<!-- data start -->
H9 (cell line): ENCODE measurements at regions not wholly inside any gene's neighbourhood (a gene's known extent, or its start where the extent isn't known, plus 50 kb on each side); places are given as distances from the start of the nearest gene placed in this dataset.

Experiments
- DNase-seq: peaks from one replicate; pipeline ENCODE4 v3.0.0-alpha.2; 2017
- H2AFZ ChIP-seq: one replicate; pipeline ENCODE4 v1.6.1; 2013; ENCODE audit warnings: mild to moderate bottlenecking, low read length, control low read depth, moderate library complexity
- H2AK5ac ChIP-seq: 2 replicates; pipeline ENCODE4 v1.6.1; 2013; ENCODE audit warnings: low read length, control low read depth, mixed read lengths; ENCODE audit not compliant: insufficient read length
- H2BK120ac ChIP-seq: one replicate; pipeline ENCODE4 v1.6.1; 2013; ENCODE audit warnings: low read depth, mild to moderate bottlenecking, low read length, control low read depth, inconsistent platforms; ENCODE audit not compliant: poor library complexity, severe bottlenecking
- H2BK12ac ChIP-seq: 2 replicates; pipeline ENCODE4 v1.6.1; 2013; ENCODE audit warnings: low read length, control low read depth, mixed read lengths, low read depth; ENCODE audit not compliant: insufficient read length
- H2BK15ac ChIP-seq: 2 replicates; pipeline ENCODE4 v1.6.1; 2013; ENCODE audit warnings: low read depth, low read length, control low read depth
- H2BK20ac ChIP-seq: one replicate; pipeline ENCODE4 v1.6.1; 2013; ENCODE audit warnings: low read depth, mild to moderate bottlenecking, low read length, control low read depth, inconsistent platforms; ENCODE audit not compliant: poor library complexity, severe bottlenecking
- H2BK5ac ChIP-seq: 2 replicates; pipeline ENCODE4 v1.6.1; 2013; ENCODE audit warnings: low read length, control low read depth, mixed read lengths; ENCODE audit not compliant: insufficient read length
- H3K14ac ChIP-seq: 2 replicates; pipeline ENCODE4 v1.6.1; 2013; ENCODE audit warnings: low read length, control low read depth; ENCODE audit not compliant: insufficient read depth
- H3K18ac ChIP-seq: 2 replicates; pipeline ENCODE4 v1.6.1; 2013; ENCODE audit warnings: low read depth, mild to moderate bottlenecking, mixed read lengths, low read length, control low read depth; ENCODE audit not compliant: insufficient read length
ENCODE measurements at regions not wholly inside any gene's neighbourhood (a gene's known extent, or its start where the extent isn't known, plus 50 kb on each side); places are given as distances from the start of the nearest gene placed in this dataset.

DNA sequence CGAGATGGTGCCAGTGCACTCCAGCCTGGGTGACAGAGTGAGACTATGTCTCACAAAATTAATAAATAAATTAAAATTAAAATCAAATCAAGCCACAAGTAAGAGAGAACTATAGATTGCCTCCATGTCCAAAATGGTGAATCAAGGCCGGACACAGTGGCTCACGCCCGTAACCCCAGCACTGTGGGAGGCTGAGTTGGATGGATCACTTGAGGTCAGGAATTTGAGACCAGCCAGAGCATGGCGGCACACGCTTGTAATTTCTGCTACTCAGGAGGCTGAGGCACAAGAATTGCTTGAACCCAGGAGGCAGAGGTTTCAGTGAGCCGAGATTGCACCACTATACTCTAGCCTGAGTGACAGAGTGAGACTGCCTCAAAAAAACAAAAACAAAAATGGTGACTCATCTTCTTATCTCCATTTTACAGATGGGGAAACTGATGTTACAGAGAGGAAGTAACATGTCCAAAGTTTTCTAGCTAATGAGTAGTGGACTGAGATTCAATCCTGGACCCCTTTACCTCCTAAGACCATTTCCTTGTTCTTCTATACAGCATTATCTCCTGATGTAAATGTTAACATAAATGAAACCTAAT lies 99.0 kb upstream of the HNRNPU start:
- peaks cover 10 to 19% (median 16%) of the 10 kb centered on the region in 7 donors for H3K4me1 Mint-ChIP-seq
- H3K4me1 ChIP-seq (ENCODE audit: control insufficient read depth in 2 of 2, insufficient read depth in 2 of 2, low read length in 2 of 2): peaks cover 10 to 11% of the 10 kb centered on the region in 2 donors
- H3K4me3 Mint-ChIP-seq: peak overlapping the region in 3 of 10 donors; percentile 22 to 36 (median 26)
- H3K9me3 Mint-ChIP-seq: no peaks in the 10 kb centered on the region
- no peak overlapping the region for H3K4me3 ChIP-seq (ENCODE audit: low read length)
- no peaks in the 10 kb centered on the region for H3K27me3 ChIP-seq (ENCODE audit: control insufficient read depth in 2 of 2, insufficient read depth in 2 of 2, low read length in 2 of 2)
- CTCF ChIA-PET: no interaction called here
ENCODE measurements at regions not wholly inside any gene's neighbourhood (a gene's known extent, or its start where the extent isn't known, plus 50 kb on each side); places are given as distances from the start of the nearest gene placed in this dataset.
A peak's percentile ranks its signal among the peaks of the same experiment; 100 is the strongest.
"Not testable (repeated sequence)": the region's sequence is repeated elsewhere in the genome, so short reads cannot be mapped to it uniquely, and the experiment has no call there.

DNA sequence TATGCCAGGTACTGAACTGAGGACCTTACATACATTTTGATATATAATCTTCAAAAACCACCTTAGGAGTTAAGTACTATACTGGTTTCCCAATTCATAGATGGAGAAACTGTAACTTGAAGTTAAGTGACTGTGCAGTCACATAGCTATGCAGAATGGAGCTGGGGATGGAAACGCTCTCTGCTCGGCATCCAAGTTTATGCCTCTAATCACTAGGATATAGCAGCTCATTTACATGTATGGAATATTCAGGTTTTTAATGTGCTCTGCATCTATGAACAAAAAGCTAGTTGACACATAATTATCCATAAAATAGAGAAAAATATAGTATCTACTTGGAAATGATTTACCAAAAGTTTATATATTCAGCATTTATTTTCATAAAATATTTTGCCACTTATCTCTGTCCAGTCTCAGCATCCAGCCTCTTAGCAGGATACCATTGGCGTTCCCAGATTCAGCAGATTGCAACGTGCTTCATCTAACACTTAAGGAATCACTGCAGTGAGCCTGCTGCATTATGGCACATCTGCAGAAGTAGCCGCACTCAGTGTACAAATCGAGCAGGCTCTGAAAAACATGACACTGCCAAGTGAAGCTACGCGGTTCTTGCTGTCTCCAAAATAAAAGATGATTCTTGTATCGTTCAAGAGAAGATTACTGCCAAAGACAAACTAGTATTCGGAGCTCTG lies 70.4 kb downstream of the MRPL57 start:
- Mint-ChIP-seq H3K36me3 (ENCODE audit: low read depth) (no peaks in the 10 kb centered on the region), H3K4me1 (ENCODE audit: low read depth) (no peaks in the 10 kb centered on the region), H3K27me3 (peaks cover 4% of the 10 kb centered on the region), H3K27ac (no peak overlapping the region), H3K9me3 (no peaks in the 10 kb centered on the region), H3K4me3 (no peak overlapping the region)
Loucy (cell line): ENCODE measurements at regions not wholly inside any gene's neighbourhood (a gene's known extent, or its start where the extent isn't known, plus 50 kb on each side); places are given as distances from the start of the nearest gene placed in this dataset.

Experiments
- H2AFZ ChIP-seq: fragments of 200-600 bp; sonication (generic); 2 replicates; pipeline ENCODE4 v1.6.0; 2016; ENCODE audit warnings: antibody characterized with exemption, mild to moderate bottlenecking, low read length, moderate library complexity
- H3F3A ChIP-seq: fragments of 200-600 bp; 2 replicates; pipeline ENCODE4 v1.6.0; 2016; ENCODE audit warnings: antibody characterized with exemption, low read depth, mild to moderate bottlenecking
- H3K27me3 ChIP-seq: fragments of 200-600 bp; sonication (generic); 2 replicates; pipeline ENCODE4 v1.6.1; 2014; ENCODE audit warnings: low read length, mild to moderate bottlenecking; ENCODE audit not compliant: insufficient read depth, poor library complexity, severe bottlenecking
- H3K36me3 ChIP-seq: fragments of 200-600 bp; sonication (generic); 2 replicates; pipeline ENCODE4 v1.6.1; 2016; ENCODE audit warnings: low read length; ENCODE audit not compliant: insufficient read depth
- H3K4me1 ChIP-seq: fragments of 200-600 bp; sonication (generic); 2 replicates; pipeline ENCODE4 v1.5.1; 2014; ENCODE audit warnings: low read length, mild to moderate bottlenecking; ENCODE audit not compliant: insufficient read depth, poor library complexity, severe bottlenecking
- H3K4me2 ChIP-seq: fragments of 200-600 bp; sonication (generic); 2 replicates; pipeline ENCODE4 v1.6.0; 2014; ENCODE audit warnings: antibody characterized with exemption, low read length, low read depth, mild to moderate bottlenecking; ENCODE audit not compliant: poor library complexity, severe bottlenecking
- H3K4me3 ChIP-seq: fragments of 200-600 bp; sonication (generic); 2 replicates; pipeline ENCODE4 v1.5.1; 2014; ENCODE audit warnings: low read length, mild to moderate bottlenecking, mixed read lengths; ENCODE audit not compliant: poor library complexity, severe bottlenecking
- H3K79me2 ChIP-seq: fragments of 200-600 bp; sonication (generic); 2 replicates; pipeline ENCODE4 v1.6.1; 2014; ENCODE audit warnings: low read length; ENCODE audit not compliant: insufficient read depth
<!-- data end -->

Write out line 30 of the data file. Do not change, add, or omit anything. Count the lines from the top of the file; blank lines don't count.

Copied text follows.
- H3F3A ChIP-seq: fragments of 200-600 bp; 2 replicates; pipeline ENCODE4 v1.6.0; 2016; ENCODE audit warnings: antibody characterized with exemption, low read depth, mild to moderate bottlenecking